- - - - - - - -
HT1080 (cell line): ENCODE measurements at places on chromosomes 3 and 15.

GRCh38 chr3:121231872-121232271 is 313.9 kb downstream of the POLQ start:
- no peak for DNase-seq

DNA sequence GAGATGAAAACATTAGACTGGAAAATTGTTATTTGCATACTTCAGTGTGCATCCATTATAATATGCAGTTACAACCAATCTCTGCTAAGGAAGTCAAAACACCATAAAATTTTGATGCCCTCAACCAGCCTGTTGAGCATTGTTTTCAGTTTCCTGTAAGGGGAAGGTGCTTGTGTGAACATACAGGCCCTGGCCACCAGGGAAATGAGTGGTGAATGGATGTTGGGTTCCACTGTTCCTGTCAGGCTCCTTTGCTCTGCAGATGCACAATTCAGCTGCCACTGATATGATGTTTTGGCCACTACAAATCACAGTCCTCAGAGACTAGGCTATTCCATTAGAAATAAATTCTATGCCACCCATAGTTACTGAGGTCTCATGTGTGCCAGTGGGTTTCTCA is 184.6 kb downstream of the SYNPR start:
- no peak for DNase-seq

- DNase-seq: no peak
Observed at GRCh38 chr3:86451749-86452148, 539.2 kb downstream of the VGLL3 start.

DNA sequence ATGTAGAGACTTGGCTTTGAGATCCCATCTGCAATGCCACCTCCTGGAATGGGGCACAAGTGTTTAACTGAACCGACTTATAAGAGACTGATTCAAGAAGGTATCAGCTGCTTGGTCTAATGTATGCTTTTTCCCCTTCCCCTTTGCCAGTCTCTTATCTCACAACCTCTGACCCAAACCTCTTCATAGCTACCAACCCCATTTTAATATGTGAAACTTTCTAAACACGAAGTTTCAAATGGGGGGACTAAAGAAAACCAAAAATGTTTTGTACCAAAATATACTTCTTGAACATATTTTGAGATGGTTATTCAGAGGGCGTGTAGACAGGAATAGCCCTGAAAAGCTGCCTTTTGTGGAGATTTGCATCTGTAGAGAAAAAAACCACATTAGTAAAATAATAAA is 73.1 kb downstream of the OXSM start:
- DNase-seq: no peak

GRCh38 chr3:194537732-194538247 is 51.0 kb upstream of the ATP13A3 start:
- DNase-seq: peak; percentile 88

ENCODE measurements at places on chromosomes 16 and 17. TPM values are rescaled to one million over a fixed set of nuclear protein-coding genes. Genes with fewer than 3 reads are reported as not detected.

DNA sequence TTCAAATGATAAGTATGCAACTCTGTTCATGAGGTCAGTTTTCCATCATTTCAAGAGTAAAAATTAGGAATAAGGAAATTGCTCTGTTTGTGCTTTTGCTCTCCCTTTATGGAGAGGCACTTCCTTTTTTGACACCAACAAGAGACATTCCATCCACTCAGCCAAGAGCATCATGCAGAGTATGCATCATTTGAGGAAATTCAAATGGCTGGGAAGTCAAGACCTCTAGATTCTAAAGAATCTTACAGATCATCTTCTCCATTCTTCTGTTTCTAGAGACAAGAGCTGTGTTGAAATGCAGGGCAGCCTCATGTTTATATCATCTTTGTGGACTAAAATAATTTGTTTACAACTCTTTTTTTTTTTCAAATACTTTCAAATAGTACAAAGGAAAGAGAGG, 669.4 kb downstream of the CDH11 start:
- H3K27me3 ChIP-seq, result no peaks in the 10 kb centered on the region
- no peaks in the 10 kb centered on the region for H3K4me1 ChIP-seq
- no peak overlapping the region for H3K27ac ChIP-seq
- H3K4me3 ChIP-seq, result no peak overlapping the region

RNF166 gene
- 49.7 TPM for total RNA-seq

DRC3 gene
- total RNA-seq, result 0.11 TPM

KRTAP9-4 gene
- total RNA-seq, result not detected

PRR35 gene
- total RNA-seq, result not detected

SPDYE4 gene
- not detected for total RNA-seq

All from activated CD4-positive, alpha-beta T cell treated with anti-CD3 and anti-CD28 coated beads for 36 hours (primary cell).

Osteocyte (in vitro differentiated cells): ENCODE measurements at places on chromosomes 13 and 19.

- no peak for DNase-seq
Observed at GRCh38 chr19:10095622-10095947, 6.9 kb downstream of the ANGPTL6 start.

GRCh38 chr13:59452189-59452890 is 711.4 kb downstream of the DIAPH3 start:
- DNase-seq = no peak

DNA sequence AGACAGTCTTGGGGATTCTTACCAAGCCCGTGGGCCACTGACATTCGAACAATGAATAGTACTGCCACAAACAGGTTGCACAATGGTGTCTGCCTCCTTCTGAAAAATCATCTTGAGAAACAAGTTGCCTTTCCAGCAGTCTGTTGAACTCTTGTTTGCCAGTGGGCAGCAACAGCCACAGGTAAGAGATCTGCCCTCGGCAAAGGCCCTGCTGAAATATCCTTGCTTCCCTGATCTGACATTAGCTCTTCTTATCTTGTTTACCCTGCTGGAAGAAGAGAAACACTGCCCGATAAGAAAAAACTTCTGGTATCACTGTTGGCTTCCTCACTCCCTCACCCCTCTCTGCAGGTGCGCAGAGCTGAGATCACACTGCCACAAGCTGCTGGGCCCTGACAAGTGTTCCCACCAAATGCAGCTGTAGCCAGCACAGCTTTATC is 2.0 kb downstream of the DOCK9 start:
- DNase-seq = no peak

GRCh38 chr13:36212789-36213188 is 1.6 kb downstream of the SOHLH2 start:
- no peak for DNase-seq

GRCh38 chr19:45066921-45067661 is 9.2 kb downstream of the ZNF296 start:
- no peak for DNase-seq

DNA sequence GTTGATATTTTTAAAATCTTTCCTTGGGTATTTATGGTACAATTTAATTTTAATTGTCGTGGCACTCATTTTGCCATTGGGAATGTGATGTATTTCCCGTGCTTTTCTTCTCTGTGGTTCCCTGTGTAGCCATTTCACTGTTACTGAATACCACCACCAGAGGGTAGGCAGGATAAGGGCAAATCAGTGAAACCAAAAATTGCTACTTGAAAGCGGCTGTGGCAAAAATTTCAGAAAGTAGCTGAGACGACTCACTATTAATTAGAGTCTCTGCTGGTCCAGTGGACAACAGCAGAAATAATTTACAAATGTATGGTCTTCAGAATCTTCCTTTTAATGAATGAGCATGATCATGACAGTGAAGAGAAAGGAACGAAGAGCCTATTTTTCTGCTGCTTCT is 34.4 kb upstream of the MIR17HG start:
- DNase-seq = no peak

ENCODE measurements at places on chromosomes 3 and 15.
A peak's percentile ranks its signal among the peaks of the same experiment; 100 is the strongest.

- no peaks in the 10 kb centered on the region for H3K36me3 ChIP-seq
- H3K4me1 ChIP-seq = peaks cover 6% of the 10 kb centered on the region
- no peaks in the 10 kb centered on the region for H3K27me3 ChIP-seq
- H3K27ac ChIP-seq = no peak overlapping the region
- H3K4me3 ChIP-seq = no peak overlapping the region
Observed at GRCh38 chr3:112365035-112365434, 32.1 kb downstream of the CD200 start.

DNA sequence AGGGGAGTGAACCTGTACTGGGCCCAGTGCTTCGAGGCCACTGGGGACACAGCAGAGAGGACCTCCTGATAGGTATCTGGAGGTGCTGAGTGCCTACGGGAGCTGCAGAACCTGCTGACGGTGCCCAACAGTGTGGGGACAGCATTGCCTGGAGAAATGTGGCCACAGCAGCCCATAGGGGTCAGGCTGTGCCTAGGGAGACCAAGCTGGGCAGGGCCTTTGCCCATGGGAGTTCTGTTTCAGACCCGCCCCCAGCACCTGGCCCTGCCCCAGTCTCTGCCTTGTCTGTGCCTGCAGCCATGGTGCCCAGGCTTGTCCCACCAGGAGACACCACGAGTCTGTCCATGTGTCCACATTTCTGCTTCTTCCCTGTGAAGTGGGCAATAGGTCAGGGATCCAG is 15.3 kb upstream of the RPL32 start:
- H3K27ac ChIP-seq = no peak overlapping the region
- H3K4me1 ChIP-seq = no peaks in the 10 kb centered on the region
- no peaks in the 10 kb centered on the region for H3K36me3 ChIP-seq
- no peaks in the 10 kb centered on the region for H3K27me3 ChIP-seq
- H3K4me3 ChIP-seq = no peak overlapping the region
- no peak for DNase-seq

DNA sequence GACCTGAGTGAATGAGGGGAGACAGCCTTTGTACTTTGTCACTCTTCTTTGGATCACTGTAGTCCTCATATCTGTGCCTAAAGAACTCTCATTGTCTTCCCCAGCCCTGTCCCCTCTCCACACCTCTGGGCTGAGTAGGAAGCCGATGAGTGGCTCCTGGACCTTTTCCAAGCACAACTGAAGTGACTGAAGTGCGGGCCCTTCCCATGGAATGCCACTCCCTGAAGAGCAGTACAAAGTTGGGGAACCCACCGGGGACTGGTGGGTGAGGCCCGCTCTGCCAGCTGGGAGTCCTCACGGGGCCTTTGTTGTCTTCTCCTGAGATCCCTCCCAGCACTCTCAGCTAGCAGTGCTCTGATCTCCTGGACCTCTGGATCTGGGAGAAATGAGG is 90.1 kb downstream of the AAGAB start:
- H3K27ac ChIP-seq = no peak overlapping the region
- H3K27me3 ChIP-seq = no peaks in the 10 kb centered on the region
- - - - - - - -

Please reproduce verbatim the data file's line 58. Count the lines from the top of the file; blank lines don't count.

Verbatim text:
- H3K27ac ChIP-seq = no peak overlapping the region